Following Tacker were several citizens who’ve historically issued politically charged public comment against liberals, progressives and their ideals — or what they assume their ideals are. That’s not to say their criticism against Hill’s behavior is unfounded, but the foundation for their dissent is undoubtedly cradled in partisanship. Many of these speakers promote ideologies, opinions and expressions often touted by President Donald Trump. It’s difficult to reconcile their tacit approval for a president who’s erratic behavior has reduced our country’s standing in the world while they express moral indignation over Hill complaining about the “bloviating foolishness” of a conservative political lobbyist.

Some of the commenters are active, vocal members of the North County Tea Party while others support the legislative agenda of Coalition of Labor, Agriculture & Business (COLAB). So it was a curious sight to behold when San Luis Obispo resident and CalCoastNews contributor Dr. C. Hite — a self-proclaimed liberal — juxtaposed Hill’s remarks about COLAB’s lobbyist to Chinese anti-censorship protests. It’s definitely a stretch to compare a county supervisor’s critical remarks about a deeply partisan, public figure to a foreign government’s draconian censorship measures, but it’s certainly theatrical if not misguided.

From there, public comment speakers criticized the supervisor for “negative behavior,” but that criticism appears disingenuous when the same speakers took aim at “smoking wreckage of his personal life” or his mental state. Many of the speakers held the supervisor to a higher standard than they hold for themselves. While public officials should be setting the gold standard for decorum, there’s nothing to stop private citizens from striving to meet that standard.

There were speakers who opposed Hill because of his behavior toward women. This is a talking point commonly seen on CalCoastNews/Cal Coast Times, a website co-founded by Karen Velie, a conspiracy theorist who believes Hill is part of an elaborate effort to shut down her “investigative reporting.” Though she’s routinely failed to disclose that she’s suing Hill over her unsubstantiated conspiracy theory, Velie has alleged that Hill’s conduct is rooted in sexism.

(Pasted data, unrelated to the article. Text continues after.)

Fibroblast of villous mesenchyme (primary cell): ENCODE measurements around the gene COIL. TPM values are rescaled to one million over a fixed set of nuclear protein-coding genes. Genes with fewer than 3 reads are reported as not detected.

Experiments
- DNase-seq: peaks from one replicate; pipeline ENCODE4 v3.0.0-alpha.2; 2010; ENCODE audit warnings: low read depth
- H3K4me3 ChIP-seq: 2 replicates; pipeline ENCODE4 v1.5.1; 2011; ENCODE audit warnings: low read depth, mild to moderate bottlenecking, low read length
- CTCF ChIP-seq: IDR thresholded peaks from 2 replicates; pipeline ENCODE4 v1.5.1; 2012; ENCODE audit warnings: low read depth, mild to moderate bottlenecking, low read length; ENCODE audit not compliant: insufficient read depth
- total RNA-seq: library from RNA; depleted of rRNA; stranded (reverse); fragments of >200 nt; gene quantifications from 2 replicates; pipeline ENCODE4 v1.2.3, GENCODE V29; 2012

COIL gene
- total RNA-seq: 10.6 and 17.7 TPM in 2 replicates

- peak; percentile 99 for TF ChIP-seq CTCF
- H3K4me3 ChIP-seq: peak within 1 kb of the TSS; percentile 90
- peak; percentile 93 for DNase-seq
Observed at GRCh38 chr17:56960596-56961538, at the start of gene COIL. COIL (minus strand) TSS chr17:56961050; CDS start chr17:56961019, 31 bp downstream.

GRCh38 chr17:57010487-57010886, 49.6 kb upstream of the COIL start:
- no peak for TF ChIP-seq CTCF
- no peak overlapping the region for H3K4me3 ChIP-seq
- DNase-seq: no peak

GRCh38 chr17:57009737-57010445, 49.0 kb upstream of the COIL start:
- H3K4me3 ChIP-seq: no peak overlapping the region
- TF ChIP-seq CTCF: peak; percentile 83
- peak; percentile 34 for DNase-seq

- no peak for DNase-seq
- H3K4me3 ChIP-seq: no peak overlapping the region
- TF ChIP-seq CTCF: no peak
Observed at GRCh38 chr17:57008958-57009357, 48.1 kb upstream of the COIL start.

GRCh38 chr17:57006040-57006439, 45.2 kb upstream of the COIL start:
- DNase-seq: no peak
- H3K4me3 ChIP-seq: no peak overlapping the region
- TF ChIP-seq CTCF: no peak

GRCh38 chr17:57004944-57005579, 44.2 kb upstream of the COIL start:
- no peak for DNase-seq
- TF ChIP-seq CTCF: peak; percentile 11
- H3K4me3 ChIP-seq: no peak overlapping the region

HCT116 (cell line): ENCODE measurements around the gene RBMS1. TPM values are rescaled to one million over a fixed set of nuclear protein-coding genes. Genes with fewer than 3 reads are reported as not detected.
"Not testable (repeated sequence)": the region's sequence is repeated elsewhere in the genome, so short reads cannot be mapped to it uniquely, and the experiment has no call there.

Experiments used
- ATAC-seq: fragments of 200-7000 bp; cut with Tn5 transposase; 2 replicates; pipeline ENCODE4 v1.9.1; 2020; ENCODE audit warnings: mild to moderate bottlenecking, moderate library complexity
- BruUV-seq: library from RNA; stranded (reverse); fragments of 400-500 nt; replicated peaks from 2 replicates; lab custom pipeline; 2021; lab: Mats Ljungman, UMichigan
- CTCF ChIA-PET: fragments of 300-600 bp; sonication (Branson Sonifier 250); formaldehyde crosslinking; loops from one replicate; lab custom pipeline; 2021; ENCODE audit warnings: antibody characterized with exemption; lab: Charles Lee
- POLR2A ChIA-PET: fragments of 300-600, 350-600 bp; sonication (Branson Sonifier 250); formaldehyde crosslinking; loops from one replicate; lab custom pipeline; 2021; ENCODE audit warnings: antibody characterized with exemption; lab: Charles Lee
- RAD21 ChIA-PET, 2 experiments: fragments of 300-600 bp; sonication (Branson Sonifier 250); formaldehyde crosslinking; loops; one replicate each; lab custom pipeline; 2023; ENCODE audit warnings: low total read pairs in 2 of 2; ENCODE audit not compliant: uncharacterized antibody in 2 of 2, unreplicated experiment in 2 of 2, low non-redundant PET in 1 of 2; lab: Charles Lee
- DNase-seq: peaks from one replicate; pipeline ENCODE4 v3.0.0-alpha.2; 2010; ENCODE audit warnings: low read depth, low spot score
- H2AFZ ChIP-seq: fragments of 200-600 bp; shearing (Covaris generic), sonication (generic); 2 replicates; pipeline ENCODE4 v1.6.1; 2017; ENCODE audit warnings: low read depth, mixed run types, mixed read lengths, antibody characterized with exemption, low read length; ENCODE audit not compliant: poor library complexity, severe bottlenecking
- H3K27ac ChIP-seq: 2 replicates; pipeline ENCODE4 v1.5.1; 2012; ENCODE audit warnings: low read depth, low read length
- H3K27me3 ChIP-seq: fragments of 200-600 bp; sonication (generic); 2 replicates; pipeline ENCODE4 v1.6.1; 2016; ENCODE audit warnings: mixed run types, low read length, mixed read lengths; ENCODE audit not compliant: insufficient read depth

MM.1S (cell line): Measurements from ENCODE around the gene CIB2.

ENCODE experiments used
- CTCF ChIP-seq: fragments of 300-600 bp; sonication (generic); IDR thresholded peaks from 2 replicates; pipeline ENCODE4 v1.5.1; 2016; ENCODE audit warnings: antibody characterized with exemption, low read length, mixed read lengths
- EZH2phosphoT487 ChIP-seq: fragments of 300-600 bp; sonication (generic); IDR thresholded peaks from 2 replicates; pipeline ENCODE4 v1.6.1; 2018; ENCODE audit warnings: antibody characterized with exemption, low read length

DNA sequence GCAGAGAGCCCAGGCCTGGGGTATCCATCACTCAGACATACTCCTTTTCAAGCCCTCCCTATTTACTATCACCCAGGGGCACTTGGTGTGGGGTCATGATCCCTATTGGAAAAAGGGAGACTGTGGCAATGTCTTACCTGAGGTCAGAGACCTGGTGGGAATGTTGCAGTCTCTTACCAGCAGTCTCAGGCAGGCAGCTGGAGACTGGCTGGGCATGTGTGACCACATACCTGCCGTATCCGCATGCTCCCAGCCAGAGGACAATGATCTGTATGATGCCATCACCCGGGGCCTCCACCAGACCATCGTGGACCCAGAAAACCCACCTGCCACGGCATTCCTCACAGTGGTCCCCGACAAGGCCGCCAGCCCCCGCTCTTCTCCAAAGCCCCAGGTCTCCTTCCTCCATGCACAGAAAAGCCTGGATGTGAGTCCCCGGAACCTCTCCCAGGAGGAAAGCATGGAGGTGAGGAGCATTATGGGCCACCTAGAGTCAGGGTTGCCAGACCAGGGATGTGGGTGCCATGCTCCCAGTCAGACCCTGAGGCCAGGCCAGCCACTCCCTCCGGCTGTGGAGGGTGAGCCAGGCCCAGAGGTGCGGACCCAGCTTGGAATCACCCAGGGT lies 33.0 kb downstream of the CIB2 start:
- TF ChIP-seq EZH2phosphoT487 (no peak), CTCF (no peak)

To demonstrate this sexism, Velie pointed to Hill using the word “Svengali” to describe Peschong in a social media post, insinuating Hill used that term specifically in a misogynistic context. Velie apparently lifted that portion of her article and the screenshot of Hill’s post from COLAB’s Weekly Update newsletter, which was uploaded one day before she published her piece. On top of the pseudonymous comments she continues to leave on The Tribune, Velie’s obsessive and psychotic bias is well-known.

People should be free to criticize the conduct of people they elected to serve as their representatives, but that criticism should be a teaching moment for them and their own uncivil shortcomings. Prioritizing politics over personal accountability leads to one inevitable conclusion: our public process is being infected with poisonous, hyperpartisan trolling.

T. Keith Gurnee

I took two wonderful months off from writing columns.

For the most part, it’s been peaceful and quiet. I managed to clear my mind, read the news from a safe distance and focused on doing absolutely nothing except relax. I’ve had a rough couple of years, so it was nice to take a break from the daily drama.